Matt Renner: Tenet Battled With Office of Special
Tenet Battled With the Office of Special Plans
By Matt Renner
t r u t h o u t | Report
Wednesday 02 May 2007
In his book, "At the Center of the Storm," former Director of Central Intelligence George Tenet describes efforts by Pentagon and White House officials to subvert pre-Iraq war intelligence assessment by the CIA.
Tenet focuses on the actions of a group inside the Pentagon that sent the Bush administration bogus intelligence on Iraq's weapons program and ties to terrorist organizations that supported the administration's policy.
This group was recently criticized by a Department of Defense inspector general report from February 9, 2007, which found that a policy-shop known as "the Office of Special Plans," headed by the Under Secretary of Defense for Policy Douglas Feith, acted "inappropriately" by cooking intelligence to reflect a "mature and symbiotic" relationship between Iraq and al-Qa'ida. This characterization was never supported by the CIA, but was presented as fact by Feith's office to White House policy makers in the run up to the Iraq war.
Former CIA intelligence officer Larry C. Johnson called the Office of Special Plans (OSP) "a hodgepodge put together by folks with an agenda." According to Johnson, "The administration started with a presumption of guilt, and the OSP was to hang the ornaments on the tree."
According to Tenet's book, when the bogus intelligence assessment was presented to Tenet in August, 2002, he told the head of the Defense Intelligence Agency (DIA), Vice Admiral Jake Jacoby, “This is entirely inappropriate. You get this back in intelligence channels. I want analysts talking to analysts, not people with agendas.” This instruction was not complied with. Instead, according to the Inspector General report, Feith fast-tracked the information and presented the findings to then Deputy National Security Director Steven Hadley and I. Lewis "Scooter" Libby, former chief of staff to Vice President Cheney.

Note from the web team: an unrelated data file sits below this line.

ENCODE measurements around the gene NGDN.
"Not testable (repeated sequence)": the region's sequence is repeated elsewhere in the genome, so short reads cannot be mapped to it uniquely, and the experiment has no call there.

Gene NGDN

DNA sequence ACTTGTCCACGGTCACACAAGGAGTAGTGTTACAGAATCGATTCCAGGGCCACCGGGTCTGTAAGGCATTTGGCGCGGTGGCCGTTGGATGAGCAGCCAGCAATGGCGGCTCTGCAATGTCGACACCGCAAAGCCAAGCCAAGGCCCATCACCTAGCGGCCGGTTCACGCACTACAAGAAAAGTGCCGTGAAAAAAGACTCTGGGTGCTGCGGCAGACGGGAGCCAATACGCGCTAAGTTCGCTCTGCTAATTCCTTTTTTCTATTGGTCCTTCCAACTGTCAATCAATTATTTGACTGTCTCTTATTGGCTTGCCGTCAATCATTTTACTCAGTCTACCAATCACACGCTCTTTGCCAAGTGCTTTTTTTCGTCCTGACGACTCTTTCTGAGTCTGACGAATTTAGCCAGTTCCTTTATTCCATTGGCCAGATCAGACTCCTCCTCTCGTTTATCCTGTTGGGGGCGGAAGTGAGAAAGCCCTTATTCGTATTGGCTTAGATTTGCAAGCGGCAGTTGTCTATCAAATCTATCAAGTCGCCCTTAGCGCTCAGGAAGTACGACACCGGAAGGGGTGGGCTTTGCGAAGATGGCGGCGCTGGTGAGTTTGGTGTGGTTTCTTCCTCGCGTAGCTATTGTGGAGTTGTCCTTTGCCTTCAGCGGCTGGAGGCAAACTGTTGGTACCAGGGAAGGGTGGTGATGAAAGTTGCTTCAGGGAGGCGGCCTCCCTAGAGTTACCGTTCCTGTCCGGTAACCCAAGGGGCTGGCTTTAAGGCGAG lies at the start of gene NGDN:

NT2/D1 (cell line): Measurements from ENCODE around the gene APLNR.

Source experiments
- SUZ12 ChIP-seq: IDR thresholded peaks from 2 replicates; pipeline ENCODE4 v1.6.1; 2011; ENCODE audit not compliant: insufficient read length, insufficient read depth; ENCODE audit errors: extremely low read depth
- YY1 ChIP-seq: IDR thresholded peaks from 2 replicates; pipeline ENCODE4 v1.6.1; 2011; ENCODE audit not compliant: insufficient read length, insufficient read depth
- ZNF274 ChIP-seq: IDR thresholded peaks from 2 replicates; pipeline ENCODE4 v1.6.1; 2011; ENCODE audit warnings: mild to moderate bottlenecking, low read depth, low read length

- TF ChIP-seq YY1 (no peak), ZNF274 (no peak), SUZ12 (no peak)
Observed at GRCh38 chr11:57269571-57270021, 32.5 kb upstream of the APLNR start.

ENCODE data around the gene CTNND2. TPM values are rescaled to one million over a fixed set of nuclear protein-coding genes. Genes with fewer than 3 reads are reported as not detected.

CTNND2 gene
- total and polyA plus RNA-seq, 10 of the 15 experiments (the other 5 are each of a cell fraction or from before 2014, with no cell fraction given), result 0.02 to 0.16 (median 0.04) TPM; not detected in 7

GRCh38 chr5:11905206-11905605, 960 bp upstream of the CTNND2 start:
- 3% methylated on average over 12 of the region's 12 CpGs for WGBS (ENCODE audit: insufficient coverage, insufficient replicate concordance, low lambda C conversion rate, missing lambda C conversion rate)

Tenet claims that he did not know that the briefings continued despite his direction to Jacoby. As head of the DIA, Jacoby had two bosses, Tenet and Secretary of Defense Donald Rumsfeld. Tenet points out this fact but does not explicitly say that Rumsfeld over-ruled his direction to Jacoby. The Inspector General report concluded that the “inappropriate” activities of Feith's office were authorized by Rumsfeld or his former deputy secretary of defense Paul Wolfowitz.
The inspector general report points to officials inside the Department of Defense (DOD) who subverted the CIA's assessment of the relationship between Iraq and al-Qa'ida. A DIA critique of the CIA analysis said, "... the CIA report should be read for content only - and CIA's interpretation ought to be ignored." These comments were forwarded by Feith to both Wolfowitz and Rumsfeld.
According to Tenet, White House officials tried to prevent the CIA from publishing their own analysis of the relationship between Iraq and al-Qa'ida. A draft report of the CIA analysis of that relationship was sent to the White House in December 2002, resulting in "a series of calls from the White House" that asked the CIA to "revise or withdraw the paper." Tenet names the vice president's former Chief of Staff I. Lewis "Scooter" Libby and then-Deputy National Security Adviser Stephen Hadley as two of the White House officials who made these calls. Tenet claims that a previous draft of this report was given to the DOD for their feedback. Tenet says that Feith's office responded saying it had objections, "but would make their views known through other channels."
Documents pointing to a close relationship between Iraq and al Qa'ida were discovered in Baghdad after the invasion. After analysis by the CIA and the Secret Service, the documents were proven to be forgeries. According to Tenet, even after being discredited, "These raw, unevaluated documents continued to show up in the hands of senior administration officials without having gone through normal intelligence channels."
Matt Renner is a reporter for